youdontlooksick

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    Some Common Misconceptions About My Juvenile Arthritis

    There are a number of big misconceptions that I encounter as a teen living with juvenile idiopathic arthritis; seropositive polyarthritis. That's the type that's most similar to rheumatoid arthritis.


    One misconception is that kids don't get arthritis. Wrong! It's a different kind of arthritis, yes, but it is just as serious, if not more.


    Another is that if I don't have visible inflammation, then I must be either faking or it's not that bad. This is so incorrect! My arthritis is thankfully not visible, but that doesn't mean it's not there. It means that I need to get it under control BEFORE it deforms my joints. Once they're deformed, it's too late. I even have erosions on my bones already, but the average person can't see that. It's only seen through a specialized scan. So the fact that my fingers don't look like sausages is not a reason to say that I'm "just lazy," especially when I'm trying my best under difficult circumstances.


    Yet another is that my arthritis is limited to a very small specific area. It's not! I have it all over the place. It stems from a faulty immune system, so when my joints are attacked, my body doesn't discriminate. My jaw and neck are affected just as much as my wrists or knees or anywhere else that I have the arthritis active.


    Now one that bugs me a lot: Occasionally, when long distance walking is needed (such as amusement parks), I use an electric wheelchair to get around. Otherwise I would be in excruciating pain from my hips, ankles or knees. What bothers me is that people get shocked when they see that I can walk. Needing to use a wheelchair doesn't mean that I can't walk at all! I can, just for distances, this is much more preferable. I do not have the option of just sucking it up and walking long distance or my joints will swell. So definitely a common misconception is that a person using a wheelchair can't walk at all, although many people use wheelchairs out of convenience though they can walk somewhat.

    Comment down below if you also deal with these misconceptions or other ones! Would love to hear your stories. Lots of love to all!

    #Arthritis #JuvenileIdiopathicArthritis #RheumatoidArthritis #kidsgetarthritistoo #MISCONCEPTIONS #Wheelchair #Disability #ChronicIllness #ChronicPain #youdontlooksick

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    Raise your hand

    for every frustrating comment that you have gotten on your chronic illness journey.
    I'm hoping that if we can laugh at the comments, they'll be less hurtful.

    I'll start: Yesterday my family had a guest over for lunch. I discreetly had my pills in a cup so I could take them with the meal. He leaned over the table to pass something and happened to see the 5 pills in my cup. Raising his eyebrows, he said,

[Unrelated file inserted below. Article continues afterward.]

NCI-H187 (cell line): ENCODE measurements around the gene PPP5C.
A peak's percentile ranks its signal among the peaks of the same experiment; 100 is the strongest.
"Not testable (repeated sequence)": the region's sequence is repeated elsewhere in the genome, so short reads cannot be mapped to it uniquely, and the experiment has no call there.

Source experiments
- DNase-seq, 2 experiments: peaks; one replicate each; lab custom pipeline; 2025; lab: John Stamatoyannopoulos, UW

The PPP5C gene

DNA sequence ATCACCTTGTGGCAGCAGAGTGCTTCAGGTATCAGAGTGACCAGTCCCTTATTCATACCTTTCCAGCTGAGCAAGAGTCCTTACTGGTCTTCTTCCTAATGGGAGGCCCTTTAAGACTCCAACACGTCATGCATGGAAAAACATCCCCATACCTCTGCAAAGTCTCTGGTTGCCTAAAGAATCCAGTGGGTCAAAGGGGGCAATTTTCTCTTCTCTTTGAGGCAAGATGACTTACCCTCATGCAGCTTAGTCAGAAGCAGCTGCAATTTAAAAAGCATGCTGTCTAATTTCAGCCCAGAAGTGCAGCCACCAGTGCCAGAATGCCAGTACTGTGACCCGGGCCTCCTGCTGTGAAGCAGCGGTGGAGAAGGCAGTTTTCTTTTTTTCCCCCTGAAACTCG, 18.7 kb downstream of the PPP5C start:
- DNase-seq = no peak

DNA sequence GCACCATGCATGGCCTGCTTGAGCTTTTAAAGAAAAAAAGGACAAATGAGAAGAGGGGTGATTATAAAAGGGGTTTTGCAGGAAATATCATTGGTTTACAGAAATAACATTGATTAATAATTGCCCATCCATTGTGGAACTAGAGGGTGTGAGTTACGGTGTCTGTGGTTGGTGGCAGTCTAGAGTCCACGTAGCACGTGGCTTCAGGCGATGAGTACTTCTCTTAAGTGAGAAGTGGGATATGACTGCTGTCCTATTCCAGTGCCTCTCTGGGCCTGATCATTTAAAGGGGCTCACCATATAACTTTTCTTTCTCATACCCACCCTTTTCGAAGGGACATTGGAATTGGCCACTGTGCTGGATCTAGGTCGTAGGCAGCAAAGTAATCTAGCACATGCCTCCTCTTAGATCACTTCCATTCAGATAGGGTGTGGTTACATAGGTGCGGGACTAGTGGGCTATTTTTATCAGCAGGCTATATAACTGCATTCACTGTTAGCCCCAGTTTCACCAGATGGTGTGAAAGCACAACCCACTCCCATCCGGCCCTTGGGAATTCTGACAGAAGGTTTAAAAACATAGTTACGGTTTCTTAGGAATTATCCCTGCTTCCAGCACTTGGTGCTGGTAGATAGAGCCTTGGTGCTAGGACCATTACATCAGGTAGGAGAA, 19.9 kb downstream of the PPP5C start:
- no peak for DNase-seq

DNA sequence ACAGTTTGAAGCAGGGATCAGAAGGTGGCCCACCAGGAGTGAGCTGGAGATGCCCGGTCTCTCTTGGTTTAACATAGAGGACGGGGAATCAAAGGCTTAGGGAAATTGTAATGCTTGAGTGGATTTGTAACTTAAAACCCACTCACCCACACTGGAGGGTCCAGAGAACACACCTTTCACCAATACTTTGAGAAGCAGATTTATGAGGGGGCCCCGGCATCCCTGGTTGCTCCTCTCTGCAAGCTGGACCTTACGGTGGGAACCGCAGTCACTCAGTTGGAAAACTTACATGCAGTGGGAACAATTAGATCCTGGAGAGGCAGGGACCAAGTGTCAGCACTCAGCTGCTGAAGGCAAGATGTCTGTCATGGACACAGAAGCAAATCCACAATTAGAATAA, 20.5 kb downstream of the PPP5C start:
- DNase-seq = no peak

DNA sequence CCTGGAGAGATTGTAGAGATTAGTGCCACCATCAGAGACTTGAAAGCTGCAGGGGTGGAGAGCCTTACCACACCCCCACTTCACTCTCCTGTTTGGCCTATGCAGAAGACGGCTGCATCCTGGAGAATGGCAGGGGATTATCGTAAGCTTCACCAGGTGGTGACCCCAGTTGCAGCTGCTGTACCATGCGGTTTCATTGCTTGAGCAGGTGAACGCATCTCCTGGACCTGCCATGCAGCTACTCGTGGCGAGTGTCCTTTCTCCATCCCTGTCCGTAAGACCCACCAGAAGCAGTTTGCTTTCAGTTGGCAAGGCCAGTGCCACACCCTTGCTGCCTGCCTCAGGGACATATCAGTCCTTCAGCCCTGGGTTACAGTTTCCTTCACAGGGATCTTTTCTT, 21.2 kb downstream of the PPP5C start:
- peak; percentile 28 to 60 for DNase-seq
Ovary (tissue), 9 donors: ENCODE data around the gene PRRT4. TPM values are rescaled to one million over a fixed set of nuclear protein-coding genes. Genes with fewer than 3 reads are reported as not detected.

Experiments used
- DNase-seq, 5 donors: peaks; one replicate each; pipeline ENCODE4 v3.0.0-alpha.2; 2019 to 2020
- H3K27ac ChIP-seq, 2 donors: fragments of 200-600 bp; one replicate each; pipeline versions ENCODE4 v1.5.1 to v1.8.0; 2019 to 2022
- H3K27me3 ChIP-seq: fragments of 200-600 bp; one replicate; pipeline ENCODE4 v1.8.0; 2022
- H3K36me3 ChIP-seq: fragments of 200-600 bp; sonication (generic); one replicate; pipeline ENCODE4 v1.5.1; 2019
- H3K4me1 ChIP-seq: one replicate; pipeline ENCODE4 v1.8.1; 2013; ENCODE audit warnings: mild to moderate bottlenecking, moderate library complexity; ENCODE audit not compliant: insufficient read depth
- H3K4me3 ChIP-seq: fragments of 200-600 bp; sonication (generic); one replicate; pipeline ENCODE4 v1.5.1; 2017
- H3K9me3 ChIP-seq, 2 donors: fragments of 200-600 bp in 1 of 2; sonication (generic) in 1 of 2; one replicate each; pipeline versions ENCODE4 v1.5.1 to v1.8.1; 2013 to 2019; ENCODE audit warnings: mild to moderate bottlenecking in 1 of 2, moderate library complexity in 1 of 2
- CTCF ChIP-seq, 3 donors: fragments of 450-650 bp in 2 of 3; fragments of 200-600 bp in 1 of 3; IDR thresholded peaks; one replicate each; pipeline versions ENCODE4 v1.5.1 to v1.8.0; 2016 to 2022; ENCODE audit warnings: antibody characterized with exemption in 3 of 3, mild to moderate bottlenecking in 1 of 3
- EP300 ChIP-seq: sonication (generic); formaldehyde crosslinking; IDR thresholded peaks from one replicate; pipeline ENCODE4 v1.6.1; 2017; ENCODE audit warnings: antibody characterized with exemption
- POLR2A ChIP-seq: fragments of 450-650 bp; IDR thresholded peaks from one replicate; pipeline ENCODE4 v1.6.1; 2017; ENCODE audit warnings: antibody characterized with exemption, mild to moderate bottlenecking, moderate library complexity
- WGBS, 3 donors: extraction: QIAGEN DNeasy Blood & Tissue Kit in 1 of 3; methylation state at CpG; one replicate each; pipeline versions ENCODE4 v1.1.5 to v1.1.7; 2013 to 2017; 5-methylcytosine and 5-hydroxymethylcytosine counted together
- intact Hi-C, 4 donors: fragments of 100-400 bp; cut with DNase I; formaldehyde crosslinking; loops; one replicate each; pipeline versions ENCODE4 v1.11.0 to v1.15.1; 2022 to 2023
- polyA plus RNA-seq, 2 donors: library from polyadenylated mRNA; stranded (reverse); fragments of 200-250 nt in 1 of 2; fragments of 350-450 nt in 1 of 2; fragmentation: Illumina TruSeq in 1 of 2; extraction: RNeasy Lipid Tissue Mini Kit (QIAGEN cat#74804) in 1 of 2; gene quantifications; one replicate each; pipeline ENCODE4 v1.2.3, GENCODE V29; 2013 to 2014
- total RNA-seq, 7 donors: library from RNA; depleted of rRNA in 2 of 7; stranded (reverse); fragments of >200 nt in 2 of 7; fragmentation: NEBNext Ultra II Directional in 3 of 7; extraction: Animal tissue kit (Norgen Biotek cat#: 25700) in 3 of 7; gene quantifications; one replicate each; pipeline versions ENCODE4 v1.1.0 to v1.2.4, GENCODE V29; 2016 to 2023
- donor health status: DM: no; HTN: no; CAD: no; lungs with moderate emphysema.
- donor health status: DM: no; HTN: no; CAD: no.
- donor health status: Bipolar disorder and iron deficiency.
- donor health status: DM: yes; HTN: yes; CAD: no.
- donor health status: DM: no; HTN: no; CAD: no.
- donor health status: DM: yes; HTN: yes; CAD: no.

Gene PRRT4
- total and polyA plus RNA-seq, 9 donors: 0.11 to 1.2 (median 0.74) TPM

"Vitamins, I hope?" I shrugged and nodded. Some of the pills were, but not all.
    "So many??" He asked incredulously. "Yes, so many!" 😆
    #Laugh #pills #RheumatoidArthritis #IrritableBowelSyndromeIBS #GastroesophagealRefluxDisease #Medication #hurtfulcomments #funnycomments #Depression #Anxiety #Scoliosis #PTSD #youdontlooksick #tooyoungtobesick #lol #ChronicMigraines #Migraines

    28 people are talking about this
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    Happy 2 Year #Migraine to me!

    <p>Happy 2 Year <a class="tm-topic-link mighty-topic" title="Migraine" href="/topic/migraine/" data-id="5b23ce9c00553f33fe997c0a" data-name="Migraine" aria-label="hashtag Migraine">#Migraine</a>  to me!</p>
    13 people are talking about this
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    3 days of ME/CFS

    <p>3 days of ME/<a href="https://themighty.com/topic/myalgic-encephalomyelitis/?label=CFS" class="tm-embed-link  tm-autolink health-map" data-id="5b23ce9f00553f33fe99859a" data-name="CFS" title="CFS" target="_blank">CFS</a></p>
    1 person is talking about this
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    Grieving An Old Life

    Hey all, I'm new to this app, but definitely not a newbie to chronic illness. I've been coping with so many different things that it's hard to triage them on a daily basis. My immediate issue is my osteoarthritis. The level of pain that I am in constantly, day and night. Many different pain meds tried and failed, and the pain remains. I've had a grand total of 17 surgeries on my joints so far, and I'm only 41. I have had 3 shoulder replacement surgeries on my R shoulder since 2006 and am under the knife again in 20 days (March 23rd) to have my left shoulder replaced. I've also had 3 ACL reconstructions and a tibial osteotomy on my right leg as well as many other soft tissue surgeries. Nearly every DIP joint in both hands are deteriorating as well. The list of things that I can no longer do is long. I feel like I am merely a shell of my former self and have much stress and anxiety about the life I once had and will never have again. Then there's also the guilt. The guilt that has me at my wits end because of the load that my wife now carries because of my short comings. Then I feel like "am I REALLY that bad off?" "Shouldn't I just suck this up and get on with life?" Then something happens and I am quickly reminded of my current status in life. Anyone else here ever feel this way? I am having a hard time coming to terms with a life that I no longer live in. Open to your thoughts. If you are still reading this, thank you for hanging in there with me. ❤ #InvisibleIllness #youdontlooksick #Osteoarthritis

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    Barbie Post: you can be flexible and still hurt. #

    <p>Barbie Post: you can be flexible and still hurt. #</p>
    Community Voices

    Barbie Post: you can be flexible and still hurt. #

    <p>Barbie Post: you can be flexible and still hurt. #</p>
    Community Voices